- The Prismatic Bezel, Sebastian's first novel, "a rollicking parody of the setting of a detective tale" reflected in V's search for SK's Russian lover.
- Success, Sebastian's second novel, traces "the exact way in which two lines of life were made to come into contact" (forming a "V", like V's narration)
- Lost Property, Sebastian's memoir. "A counting of the things and souls lost" on SK's "literary journey of discovery", a counting reflected in V's narration.
- "The Funny Mountain", a short story
- "Albinos in Black", a short story
- "The Back of the Moon", – this short story includes a Mr. Siller whose likeness resurfaces in V's narration as Mr. Silbermann,
- The Doubtful Asphodel, this book is about "A man is dying, and he is the hero of the tale . . . The man is the book; the book itself is heaving and dying, and drawing up a ghostly knee"(175) and may be seen as a reflection on V's book.
- "The only real number is one, the rest are mere repetition" (Lost Property,page 83). (page 105)
- Also see wikiquote's Nabokov entry.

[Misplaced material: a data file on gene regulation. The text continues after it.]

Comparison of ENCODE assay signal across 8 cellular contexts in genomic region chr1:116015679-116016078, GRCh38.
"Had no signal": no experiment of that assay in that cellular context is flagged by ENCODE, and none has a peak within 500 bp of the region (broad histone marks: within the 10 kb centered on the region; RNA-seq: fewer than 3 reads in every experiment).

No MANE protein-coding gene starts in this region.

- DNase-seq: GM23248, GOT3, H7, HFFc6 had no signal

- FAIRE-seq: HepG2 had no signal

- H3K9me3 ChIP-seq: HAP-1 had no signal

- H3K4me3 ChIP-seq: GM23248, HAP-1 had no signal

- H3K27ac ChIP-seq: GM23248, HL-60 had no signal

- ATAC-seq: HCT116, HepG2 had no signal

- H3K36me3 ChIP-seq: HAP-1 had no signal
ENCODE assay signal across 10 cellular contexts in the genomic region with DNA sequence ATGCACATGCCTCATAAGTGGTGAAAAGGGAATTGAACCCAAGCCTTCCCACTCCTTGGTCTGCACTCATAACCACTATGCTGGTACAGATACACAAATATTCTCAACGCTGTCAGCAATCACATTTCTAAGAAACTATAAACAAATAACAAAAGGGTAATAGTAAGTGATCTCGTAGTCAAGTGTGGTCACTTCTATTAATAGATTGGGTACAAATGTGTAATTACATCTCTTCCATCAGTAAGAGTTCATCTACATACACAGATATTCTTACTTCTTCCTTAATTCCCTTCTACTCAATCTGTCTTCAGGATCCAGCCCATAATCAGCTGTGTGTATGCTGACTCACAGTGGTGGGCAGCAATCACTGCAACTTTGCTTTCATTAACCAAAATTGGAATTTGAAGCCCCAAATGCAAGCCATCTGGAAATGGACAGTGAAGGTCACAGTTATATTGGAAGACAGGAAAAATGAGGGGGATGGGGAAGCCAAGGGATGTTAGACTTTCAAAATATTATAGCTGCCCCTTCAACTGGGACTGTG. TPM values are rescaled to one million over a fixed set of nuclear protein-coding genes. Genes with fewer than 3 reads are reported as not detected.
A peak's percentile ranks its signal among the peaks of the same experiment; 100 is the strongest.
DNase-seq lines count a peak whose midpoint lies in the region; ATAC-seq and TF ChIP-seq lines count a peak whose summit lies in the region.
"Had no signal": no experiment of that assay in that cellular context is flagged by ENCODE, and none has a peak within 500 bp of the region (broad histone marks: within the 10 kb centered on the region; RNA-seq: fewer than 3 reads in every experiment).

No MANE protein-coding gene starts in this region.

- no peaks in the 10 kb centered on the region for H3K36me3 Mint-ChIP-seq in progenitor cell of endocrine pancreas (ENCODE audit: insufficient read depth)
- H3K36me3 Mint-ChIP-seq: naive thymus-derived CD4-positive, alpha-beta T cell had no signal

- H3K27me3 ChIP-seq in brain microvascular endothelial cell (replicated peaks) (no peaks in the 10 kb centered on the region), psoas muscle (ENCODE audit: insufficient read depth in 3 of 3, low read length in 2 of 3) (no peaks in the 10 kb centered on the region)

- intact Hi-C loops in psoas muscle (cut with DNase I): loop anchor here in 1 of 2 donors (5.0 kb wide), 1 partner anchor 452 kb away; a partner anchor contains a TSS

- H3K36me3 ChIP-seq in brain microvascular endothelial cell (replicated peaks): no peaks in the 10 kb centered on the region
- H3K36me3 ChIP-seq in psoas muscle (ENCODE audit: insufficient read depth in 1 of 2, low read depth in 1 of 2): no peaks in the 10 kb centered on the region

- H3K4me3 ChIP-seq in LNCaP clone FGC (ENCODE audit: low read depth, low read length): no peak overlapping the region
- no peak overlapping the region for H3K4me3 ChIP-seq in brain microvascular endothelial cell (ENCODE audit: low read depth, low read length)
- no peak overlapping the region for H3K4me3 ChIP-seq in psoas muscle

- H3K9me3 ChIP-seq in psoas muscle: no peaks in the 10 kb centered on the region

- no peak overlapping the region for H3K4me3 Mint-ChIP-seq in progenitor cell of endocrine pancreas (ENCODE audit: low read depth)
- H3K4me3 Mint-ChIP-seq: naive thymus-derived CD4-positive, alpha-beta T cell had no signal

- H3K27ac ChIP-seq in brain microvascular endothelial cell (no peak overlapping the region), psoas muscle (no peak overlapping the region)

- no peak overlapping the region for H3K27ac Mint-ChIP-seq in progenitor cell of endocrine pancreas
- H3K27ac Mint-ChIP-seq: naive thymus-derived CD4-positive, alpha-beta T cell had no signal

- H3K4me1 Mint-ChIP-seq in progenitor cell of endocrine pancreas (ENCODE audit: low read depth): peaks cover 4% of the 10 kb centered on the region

Nabokov's friend, correspondent, and sometime antagonist Edmund Wilson called Sebastian Knight his favorite among the author's works. A new reading by Gerard de Vries "The True Life of Sebastian Knight," presenting Colonel Samain in the role usually attributed to Nina Rechnoy, is published by Zembla, the official site of the International Vladimir Nabokov Society.
- Vladimir Nabokov and Edmund Wilson, Dear Bunny, Dear Volodya: The Nabokov–Wilson Letters, 1940–1971, Berkeley: University of California Press, 2001. p. 57. (Nabokov writes Wilson on October 21, 1941, "I am very happy that you liked that little book. As I think I told you, I wrote it five years ago, in Paris, on the implement called bidet as a writing desk — because we lived in one room and I had to use our small bathroom as a study. There is another fishy "as" in that sentence. You are quite write about the slips. There are many clumsy expressions and foreignish mannerisms that I noticed myself when reading the book again after five years had passed; but if I started correcting them I would rewrite the whole thing.")
- Julian W. Connolly. "From Biography to Autobiography and Back: The Fictionalization of The Narrated Self in The Real Life of Sebastian Knight". Retrieved July 21, 2010.
- Vladimir Nabokov and Edmund Wilson, Dear Bunny, Dear Volodya: The Nabokov–Wilson Letters, 1940–1971, Berkeley: University of California Press, 2001. p. 25.
- An archive devoted to Nabokov's works
- Rimmon, Shlomith: "Problems of Voice in Nabokov’s The Real Life of Sebastian Knight". – In: Phyllis A. Roth (Edt.): Critical Essays on Vladimir Nabokov, 109–129,G.K. Hall & Col., Boston, 1984.